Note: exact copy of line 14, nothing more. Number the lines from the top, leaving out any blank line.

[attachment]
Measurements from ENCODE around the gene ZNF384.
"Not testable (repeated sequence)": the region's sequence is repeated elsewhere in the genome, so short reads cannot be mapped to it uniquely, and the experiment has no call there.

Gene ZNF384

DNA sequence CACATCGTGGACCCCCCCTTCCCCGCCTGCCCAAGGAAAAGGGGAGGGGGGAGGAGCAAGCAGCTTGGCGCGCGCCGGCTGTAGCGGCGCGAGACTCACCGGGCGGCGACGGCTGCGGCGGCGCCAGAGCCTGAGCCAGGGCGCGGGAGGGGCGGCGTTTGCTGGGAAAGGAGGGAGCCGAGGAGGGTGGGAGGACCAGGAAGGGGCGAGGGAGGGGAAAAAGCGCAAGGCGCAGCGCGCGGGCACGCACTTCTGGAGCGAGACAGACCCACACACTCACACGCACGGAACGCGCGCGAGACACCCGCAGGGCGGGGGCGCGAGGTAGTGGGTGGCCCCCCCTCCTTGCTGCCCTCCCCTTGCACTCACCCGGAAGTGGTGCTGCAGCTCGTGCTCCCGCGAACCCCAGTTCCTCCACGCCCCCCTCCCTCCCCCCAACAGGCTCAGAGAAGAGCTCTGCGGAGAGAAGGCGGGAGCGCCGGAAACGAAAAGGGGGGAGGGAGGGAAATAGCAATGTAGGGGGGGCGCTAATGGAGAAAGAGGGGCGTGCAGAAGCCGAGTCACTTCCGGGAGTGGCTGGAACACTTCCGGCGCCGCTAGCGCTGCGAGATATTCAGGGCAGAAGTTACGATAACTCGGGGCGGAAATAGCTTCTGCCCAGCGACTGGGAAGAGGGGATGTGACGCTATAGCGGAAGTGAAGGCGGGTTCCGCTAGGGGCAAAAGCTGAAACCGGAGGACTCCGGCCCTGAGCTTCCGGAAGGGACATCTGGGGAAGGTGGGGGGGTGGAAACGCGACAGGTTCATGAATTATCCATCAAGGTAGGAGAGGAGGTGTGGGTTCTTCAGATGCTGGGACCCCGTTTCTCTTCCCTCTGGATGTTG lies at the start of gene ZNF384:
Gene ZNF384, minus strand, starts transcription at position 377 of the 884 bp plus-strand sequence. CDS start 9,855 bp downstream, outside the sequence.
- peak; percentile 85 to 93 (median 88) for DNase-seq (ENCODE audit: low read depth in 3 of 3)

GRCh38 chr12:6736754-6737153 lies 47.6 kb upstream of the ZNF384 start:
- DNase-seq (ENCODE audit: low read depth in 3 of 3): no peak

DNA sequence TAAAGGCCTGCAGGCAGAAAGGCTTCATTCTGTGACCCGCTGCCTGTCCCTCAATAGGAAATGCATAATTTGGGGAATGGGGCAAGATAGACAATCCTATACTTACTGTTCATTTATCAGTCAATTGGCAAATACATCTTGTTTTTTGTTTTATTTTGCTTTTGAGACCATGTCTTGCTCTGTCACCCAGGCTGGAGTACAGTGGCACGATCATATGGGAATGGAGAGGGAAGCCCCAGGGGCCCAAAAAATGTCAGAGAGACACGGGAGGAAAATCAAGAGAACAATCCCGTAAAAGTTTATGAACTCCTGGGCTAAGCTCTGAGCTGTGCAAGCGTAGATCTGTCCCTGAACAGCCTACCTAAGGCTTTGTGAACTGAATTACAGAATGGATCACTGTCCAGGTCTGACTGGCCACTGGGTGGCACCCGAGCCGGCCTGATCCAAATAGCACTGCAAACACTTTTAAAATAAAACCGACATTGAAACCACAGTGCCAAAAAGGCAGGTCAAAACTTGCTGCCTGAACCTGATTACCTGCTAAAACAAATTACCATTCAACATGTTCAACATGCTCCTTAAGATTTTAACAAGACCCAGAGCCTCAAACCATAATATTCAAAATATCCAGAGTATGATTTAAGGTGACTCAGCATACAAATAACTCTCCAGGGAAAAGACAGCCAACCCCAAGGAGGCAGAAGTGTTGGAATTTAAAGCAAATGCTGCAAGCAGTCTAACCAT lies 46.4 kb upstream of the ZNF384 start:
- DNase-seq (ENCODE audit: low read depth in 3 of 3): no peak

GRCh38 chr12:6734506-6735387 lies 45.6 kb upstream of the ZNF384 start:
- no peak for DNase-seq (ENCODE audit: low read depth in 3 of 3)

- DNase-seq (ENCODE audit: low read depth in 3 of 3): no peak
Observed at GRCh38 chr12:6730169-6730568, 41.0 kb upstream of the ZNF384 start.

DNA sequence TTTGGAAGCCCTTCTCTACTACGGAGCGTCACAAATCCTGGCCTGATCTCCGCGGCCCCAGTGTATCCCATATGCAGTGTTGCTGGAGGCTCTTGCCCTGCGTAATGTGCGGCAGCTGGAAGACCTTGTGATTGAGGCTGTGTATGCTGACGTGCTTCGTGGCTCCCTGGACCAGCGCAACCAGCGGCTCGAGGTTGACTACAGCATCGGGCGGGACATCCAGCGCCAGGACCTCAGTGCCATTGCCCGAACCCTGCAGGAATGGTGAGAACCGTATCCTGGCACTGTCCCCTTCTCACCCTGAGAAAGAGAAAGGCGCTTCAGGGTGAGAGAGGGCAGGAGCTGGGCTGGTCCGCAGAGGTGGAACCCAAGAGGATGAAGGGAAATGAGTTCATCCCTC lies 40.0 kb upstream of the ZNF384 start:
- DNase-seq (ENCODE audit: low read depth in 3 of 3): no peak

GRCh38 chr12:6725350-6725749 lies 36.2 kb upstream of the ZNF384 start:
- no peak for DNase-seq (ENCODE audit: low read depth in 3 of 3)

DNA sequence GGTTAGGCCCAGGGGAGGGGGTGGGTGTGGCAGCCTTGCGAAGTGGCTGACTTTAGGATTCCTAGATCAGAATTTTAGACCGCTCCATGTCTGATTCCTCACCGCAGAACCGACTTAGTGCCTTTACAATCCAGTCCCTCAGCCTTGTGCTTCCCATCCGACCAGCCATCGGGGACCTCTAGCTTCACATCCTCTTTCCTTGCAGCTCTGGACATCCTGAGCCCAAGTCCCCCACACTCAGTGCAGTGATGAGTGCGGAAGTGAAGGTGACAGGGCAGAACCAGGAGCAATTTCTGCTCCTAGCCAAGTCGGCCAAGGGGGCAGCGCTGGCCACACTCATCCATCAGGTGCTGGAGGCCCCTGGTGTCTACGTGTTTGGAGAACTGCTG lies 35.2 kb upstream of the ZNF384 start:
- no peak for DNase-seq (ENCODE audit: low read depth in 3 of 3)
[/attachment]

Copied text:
Observed at GRCh38 chr12:6730169-6730568, 41.0 kb upstream of the ZNF384 start.